How Paramount's first big sale in 1966 sparked a new Hollywood era (2024)

How Paramount's first big sale in 1966 sparked a new Hollywood era (1)

Audrey Hepburn at the gates of Paramount Pictures in the mid-1950s.


Everett

When Paramount Pictures was finally taken over by a conglomerate in 1966, the film industry had long been a major institution in Hollywood and was now facing a number of new challenges.

Paramount, aptly described by historian Robert Sklar as “the house that Adolph Zukor built,” was one of the first major studios. As its head, Zukor set in motion both industrial vertical integration and a carefully constructed mechanism for cultivating and maintaining celebrity image. Although Zukor was no longer chairman when Gulf + Western took over Paramount, the founding magnate's influence was still felt right through the studio doors.

At a time when Hollywood was searching for a new identity – its founding moguls were gone or mostly retired, shattered self-censorship practices were giving way to a modern ratings system, studios were being bought up by companies outside the entertainment industry – Paramount managed to come out on top in glorious fashion. Within a few years, by 1968, the studio was producing gems such as A strange couple, Rosemary's Babyand co-production Once upon a time in the West.

How Paramount's first big sale in 1966 sparked a new Hollywood era (2)How Paramount's first big sale in 1966 sparked a new Hollywood era (3)

Hollywood was at a crossroads in 1966. Charles Champlin wrote in The Los Angeles Times that it was a “pivotal year” for the industry, “never in modern times has the actual financial control of the studios been contested to such an extent.” Columbia was taken over by the Swiss Banque de Paris, MGM faced constant “shareholding revolts,” and United Artists, Warner Bros., Disney and Fox all experienced changes of ownership.

Chaplin also noted that the relationship between film and television was still uncertain, stressing that The Bridge on the River Kwai (1957) was leased to television for $2 million, allowing two broadcasts. The studios' backlogs, once considered highly flammable celluloid stuff, began to attract big dollar signs. The magnitude of this Hollywood/TV deal caught the attention of Gulf + Western executive Charles Bludhorn. An unnamed executive told Champlin that to lease a Hollywood film as a television premiere, expect at least $500,000. No more celluloid stuff.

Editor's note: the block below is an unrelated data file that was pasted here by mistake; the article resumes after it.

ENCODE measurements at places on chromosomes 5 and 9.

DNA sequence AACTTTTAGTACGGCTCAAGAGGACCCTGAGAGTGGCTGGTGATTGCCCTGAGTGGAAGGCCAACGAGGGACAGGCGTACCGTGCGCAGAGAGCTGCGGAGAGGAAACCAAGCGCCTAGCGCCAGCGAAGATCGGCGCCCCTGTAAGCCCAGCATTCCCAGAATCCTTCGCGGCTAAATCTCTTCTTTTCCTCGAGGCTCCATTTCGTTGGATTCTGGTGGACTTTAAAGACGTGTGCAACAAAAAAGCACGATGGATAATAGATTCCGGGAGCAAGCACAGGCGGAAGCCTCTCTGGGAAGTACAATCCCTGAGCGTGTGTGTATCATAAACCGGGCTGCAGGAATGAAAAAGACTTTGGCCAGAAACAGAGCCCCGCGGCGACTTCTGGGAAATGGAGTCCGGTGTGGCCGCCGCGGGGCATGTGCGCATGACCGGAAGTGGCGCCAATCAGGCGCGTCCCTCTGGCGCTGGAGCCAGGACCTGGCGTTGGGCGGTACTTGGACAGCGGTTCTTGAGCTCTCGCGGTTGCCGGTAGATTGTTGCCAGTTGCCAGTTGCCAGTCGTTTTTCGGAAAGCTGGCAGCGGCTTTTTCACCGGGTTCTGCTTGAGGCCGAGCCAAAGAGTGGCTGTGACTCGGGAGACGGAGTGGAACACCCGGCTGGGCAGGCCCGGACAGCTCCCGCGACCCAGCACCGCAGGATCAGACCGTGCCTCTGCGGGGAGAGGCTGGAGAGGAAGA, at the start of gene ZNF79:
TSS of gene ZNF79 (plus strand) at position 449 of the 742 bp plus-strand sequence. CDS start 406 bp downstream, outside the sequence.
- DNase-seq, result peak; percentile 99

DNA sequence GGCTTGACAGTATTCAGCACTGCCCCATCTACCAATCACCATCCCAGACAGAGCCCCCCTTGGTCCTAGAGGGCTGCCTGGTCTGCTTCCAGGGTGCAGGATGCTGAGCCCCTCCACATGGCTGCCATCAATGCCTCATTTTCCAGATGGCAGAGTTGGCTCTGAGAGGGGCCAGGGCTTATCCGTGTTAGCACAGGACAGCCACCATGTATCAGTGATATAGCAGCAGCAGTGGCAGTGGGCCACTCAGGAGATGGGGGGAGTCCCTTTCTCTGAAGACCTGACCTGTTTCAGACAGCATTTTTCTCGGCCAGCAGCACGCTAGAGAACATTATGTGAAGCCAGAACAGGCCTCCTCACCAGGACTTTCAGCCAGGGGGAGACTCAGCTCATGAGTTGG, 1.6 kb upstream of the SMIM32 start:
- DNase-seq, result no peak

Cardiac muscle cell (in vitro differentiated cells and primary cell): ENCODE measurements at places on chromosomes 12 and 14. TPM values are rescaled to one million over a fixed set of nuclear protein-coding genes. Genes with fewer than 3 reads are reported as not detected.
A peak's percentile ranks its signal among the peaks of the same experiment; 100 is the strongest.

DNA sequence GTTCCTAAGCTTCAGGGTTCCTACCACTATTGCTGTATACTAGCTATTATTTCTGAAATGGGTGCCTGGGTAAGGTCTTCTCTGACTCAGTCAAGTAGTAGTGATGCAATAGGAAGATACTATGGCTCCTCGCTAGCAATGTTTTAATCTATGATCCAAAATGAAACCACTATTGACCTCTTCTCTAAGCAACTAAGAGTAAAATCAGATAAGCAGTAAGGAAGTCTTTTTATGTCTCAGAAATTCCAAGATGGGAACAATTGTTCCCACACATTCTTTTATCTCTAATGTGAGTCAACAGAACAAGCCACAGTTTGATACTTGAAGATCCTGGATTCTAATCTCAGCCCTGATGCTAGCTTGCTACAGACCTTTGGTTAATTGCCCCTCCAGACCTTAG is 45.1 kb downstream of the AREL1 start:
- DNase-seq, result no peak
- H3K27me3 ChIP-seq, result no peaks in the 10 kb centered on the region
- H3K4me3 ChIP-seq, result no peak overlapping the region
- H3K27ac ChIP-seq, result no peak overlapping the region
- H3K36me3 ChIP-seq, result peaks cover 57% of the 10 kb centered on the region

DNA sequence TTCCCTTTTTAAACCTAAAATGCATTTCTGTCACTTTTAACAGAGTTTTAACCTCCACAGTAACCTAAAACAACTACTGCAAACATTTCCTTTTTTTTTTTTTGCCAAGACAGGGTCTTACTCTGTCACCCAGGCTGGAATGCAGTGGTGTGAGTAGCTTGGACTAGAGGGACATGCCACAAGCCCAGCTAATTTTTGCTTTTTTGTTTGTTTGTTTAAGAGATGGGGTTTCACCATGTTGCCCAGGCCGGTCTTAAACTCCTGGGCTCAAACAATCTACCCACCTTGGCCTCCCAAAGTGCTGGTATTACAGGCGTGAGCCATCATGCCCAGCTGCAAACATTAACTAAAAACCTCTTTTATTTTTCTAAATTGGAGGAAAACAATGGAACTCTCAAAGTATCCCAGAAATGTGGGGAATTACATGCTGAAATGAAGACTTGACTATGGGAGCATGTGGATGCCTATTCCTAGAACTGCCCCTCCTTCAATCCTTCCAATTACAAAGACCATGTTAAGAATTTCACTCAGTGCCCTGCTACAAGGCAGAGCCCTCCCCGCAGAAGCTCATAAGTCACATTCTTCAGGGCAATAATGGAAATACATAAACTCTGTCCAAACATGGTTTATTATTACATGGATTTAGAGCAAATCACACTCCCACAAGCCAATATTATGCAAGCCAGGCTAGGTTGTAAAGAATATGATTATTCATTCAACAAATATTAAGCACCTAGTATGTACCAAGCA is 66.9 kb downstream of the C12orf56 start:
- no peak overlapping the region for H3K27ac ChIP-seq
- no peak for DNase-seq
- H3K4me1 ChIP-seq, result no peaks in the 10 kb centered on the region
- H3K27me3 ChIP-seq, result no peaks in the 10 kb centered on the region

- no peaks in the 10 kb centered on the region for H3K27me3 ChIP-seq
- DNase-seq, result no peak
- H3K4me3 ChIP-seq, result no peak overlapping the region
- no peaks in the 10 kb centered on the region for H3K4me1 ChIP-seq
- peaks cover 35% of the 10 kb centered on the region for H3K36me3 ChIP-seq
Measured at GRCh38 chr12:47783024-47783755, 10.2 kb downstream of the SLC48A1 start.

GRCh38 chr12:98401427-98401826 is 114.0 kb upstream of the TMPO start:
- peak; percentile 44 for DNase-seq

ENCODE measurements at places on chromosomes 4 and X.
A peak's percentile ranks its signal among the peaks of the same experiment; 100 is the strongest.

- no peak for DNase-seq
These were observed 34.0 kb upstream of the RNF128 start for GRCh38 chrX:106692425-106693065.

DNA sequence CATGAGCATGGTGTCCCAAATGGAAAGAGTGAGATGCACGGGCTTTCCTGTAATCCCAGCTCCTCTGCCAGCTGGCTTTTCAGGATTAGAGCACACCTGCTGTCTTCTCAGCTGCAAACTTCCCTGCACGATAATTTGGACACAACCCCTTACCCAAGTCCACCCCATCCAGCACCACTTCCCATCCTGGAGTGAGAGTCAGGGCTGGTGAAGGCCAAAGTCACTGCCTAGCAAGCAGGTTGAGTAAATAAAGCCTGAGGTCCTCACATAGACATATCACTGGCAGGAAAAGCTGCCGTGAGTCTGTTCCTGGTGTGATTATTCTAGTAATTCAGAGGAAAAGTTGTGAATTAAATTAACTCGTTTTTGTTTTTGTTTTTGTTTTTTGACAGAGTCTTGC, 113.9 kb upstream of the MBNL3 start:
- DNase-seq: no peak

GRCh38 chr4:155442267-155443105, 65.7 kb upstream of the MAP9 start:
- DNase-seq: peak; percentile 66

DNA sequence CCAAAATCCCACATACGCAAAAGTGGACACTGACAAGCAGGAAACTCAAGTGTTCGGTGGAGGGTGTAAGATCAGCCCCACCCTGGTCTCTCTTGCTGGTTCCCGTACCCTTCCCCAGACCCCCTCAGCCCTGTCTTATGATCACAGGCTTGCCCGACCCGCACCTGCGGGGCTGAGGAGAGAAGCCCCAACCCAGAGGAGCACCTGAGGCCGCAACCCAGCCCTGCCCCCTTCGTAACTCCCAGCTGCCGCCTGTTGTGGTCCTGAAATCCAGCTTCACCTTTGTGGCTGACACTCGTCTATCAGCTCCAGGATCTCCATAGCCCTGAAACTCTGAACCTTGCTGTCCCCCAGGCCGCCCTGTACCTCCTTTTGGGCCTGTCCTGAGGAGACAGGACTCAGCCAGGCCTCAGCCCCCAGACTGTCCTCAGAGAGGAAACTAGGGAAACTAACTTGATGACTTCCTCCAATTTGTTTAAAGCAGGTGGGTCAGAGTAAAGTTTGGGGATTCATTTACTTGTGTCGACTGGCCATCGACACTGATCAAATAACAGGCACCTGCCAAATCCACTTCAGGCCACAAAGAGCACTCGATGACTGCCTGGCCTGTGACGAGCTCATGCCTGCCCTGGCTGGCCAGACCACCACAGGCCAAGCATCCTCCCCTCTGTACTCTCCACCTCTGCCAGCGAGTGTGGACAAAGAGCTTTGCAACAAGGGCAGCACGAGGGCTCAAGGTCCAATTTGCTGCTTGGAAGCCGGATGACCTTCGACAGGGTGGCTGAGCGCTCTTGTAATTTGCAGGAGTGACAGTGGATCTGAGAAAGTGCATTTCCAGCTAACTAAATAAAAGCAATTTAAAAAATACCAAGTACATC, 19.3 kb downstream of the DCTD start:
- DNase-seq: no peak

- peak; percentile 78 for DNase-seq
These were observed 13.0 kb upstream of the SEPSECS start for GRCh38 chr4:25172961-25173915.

Paramount was acquired by Gulf + Western in late 1966, which New York Times called it its “biggest coup yet.” After profits rose from $400,000 in 1959 to $20 million in 1966, G&W acquired assets from all over the world, including aerospace, electrical, minerals, chemicals and Hollywood studios.

G&W bought over 18 percent of Paramount stock, enough to gain control, and merged the studio and its assets under its umbrella in October 1966. Studio head Howard Koch resigned in November but stayed on as an independent producer, in which role he A strange couple (It was and still is all too common for new management to shut down existing projects to create their own, which did not happen here.) Shortly thereafter, actor and later producer Robert Evans was hired by Bludhorn as Paramount's studio head.

How Paramount's first big sale in 1966 sparked a new Hollywood era (4)How Paramount's first big sale in 1966 sparked a new Hollywood era (5)

Evans headed Paramount from 1966 to 1974. During this time, the studio released True determination (1969), Catch 22 (1970), Love story (1970), The Godfather (1972), Paper Moon And Serpico in 1973, as well as a banner in 1974 that saw The conversation, Chinatown, The Parallax View, Death wish, No chance for me, The Great GatsbyAnd The Godfather – Part IIand was awarded numerous Oscars for it.

Evans focused on the creative element, while Bernard Donnenfeld, vice president of production administration, kept an eye on the finances. “We discuss together the potential economics of every proposed project,” Donnenfeld told 125 members of the press at the Beverly Hills Hotel in February 1967. Evans added, “Our goal is to make Paramount the industry leader again.”

The studio's film production had just reached its highest level in over two decades; after World War II, Hollywood could enjoy over 85 million viewers per week.

How do I dramatize The offerEvans had disputes with some of his collaborators, such as skirmishes with Francis Ford Coppola during The GodfatherCoppola told Davis that [when casting Michael Corleone] “We always joked: He wants a guy who looks like him, and I want a guy who looks like me.” During the casting, Evans got a call from a columnist who asked why they were casting an “ugly guy” like Pacino. “Bob listens to people like that,” Coppola said.